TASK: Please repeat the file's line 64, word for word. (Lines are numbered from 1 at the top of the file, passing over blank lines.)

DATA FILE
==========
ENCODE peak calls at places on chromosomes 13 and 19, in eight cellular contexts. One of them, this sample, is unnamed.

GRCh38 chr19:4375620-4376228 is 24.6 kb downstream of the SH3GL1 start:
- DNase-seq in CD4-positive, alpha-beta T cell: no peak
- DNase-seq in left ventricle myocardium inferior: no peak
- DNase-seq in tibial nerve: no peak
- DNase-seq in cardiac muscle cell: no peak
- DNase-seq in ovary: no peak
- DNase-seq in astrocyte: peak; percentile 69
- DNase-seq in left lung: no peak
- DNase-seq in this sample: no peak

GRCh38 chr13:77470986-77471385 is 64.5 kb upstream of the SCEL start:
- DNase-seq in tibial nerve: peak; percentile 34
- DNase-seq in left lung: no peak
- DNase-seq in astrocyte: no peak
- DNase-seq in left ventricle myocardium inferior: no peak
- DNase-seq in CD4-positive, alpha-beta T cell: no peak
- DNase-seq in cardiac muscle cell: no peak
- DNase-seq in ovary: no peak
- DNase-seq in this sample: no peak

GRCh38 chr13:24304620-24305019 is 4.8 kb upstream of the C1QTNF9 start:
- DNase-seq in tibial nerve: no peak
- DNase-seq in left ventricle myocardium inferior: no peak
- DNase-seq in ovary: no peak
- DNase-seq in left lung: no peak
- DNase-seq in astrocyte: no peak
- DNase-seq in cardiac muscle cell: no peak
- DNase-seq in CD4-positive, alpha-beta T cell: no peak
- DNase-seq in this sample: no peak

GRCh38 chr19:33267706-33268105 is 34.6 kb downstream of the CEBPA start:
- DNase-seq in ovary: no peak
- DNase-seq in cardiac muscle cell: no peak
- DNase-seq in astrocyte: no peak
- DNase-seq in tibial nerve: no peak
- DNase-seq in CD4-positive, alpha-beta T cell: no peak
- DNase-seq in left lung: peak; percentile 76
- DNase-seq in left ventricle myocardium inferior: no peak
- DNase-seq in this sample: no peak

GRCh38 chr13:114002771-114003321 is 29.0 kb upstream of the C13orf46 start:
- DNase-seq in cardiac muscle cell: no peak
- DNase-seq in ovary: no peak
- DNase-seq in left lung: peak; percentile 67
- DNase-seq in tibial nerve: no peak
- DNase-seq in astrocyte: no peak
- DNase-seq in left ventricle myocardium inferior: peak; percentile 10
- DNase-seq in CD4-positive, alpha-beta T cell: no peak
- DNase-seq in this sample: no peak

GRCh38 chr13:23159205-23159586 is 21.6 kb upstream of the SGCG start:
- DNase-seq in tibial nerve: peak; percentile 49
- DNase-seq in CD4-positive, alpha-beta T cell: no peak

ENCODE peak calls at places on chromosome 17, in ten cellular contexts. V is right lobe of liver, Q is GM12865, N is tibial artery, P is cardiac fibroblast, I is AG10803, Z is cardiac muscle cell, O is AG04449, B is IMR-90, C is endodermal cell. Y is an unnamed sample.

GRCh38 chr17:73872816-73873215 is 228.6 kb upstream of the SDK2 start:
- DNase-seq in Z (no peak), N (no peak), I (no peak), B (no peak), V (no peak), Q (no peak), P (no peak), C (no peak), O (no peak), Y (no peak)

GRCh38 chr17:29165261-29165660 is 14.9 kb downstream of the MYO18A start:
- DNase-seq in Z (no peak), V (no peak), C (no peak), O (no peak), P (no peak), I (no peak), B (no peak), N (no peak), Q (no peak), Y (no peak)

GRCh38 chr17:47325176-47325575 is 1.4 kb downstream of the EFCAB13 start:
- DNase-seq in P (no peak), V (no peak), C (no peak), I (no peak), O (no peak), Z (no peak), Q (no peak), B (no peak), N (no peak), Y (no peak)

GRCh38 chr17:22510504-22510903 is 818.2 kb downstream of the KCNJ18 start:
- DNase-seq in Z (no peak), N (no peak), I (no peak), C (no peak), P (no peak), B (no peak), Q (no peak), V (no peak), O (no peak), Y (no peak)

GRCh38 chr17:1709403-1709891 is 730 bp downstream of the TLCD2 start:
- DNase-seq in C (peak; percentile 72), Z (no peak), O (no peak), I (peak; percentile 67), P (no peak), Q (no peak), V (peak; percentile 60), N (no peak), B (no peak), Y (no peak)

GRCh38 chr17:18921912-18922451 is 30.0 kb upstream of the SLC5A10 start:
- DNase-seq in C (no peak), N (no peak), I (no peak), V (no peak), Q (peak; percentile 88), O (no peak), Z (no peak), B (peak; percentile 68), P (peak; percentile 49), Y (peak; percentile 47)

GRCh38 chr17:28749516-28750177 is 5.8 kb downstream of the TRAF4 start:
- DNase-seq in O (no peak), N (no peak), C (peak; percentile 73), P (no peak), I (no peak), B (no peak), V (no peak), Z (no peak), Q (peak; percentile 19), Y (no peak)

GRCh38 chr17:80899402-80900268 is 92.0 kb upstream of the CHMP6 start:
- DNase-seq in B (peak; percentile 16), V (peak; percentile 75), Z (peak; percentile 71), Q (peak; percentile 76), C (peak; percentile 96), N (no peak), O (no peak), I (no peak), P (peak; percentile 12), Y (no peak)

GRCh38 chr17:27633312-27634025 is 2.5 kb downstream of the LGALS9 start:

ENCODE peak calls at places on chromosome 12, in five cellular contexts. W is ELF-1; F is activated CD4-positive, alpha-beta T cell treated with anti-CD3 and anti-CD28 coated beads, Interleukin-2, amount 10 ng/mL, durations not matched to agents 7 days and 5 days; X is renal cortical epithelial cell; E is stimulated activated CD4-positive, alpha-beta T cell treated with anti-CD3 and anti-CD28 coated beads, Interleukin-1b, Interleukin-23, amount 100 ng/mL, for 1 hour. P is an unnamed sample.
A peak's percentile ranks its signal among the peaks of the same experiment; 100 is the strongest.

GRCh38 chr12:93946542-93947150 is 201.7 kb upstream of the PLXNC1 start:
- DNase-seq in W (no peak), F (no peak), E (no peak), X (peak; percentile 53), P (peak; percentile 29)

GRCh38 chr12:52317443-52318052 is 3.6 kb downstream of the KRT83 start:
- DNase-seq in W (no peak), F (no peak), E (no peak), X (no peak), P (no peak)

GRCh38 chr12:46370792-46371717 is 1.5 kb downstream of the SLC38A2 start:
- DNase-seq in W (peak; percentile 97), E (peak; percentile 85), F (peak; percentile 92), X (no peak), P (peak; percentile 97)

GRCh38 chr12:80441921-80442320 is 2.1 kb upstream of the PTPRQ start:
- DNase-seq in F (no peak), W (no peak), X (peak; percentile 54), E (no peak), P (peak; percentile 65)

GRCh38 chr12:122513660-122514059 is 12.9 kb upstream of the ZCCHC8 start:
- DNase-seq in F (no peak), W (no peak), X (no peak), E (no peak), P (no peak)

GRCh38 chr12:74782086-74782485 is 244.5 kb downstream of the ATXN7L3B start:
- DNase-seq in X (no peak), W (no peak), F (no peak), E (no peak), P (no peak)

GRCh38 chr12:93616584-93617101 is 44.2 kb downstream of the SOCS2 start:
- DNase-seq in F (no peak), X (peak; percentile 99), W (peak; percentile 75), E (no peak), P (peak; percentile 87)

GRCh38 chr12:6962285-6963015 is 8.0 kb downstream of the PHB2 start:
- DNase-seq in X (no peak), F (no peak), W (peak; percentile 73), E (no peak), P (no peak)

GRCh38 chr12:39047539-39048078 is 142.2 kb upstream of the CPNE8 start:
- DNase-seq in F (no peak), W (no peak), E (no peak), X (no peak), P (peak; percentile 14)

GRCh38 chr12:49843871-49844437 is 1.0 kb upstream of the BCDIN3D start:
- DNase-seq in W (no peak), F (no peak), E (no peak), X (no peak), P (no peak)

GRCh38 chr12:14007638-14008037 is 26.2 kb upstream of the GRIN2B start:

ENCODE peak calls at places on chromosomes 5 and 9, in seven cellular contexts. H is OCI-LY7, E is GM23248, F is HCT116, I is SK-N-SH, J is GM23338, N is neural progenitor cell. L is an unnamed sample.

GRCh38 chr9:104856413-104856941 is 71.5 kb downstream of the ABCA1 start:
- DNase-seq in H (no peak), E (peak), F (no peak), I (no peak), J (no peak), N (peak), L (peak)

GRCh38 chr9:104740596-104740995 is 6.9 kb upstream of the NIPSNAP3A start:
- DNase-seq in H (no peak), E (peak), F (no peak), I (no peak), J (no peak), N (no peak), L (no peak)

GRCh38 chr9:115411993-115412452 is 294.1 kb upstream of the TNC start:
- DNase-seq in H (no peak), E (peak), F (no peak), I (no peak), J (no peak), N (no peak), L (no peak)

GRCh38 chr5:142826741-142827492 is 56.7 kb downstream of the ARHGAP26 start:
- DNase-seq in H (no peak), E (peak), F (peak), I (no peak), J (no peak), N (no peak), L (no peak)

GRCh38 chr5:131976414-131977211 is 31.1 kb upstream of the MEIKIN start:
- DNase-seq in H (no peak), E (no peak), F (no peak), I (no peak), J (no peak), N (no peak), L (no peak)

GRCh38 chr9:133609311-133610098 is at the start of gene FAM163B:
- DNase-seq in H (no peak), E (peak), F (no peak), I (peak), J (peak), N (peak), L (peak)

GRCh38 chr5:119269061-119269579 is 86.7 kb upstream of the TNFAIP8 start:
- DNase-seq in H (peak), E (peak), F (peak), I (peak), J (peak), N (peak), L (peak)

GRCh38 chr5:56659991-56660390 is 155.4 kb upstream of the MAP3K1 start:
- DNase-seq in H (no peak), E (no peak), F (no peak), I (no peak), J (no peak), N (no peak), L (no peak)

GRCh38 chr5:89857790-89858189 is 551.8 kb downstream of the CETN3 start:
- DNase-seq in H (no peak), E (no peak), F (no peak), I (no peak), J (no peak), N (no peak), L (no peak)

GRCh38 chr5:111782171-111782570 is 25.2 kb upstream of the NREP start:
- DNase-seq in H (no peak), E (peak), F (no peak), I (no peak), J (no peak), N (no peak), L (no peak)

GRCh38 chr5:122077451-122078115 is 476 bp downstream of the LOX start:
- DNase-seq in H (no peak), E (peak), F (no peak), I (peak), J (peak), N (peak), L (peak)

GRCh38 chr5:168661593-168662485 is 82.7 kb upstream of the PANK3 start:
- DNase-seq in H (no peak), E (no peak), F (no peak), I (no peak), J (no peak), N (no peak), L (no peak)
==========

- DNase-seq in O (no peak), N (no peak), C (peak; percentile 73), P (no peak), I (no peak), B (no peak), V (no peak), Z (no peak), Q (peak; percentile 19), Y (no peak)